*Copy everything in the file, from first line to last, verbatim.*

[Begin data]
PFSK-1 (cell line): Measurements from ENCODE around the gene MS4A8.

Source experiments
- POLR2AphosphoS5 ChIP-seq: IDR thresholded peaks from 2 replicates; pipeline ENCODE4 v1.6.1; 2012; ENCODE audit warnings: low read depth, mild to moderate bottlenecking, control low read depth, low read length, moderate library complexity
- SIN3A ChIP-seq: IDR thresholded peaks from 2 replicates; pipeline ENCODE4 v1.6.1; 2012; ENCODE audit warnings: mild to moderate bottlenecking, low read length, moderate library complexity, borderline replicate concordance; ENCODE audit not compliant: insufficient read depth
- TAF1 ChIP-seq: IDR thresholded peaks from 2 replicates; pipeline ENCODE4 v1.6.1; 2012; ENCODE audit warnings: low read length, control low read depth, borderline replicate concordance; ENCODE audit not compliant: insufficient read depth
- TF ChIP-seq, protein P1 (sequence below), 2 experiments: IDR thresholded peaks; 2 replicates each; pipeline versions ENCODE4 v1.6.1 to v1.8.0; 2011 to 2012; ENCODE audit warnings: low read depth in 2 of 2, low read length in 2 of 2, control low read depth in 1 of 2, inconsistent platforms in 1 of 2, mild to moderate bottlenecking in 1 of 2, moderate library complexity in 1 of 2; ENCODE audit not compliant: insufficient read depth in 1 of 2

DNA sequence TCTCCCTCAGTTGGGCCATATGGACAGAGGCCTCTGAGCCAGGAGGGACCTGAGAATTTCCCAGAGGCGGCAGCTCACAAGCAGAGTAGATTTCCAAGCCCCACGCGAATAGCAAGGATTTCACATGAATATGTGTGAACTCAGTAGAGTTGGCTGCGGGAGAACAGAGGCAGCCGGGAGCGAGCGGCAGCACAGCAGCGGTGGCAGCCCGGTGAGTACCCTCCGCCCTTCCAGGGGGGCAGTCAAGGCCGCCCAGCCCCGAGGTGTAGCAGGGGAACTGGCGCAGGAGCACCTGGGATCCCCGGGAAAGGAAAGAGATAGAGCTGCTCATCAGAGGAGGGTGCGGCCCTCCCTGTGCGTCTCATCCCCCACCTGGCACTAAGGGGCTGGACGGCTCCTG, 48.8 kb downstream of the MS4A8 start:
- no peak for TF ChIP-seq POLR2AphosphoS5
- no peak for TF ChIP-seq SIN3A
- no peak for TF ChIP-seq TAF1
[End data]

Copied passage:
PFSK-1 (cell line): Measurements from ENCODE around the gene MS4A8.

Source experiments
- POLR2AphosphoS5 ChIP-seq: IDR thresholded peaks from 2 replicates; pipeline ENCODE4 v1.6.1; 2012; ENCODE audit warnings: low read depth, mild to moderate bottlenecking, control low read depth, low read length, moderate library complexity
- SIN3A ChIP-seq: IDR thresholded peaks from 2 replicates; pipeline ENCODE4 v1.6.1; 2012; ENCODE audit warnings: mild to moderate bottlenecking, low read length, moderate library complexity, borderline replicate concordance; ENCODE audit not compliant: insufficient read depth
- TAF1 ChIP-seq: IDR thresholded peaks from 2 replicates; pipeline ENCODE4 v1.6.1; 2012; ENCODE audit warnings: low read length, control low read depth, borderline replicate concordance; ENCODE audit not compliant: insufficient read depth
- TF ChIP-seq, protein P1 (sequence below), 2 experiments: IDR thresholded peaks; 2 replicates each; pipeline versions ENCODE4 v1.6.1 to v1.8.0; 2011 to 2012; ENCODE audit warnings: low read depth in 2 of 2, low read length in 2 of 2, control low read depth in 1 of 2, inconsistent platforms in 1 of 2, mild to moderate bottlenecking in 1 of 2, moderate library complexity in 1 of 2; ENCODE audit not compliant: insufficient read depth in 1 of 2

DNA sequence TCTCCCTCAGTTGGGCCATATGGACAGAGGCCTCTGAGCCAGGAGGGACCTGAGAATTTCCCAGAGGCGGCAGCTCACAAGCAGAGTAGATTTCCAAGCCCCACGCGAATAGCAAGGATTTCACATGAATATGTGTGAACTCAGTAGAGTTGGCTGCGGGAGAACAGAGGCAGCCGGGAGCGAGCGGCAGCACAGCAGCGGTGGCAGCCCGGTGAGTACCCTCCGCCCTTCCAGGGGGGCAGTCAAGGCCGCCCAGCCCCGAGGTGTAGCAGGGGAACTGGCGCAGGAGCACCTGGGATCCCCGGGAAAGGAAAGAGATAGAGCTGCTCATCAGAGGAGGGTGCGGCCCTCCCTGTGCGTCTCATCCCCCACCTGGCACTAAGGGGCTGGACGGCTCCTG, 48.8 kb downstream of the MS4A8 start:
- no peak for TF ChIP-seq POLR2AphosphoS5
- no peak for TF ChIP-seq SIN3A
- no peak for TF ChIP-seq TAF1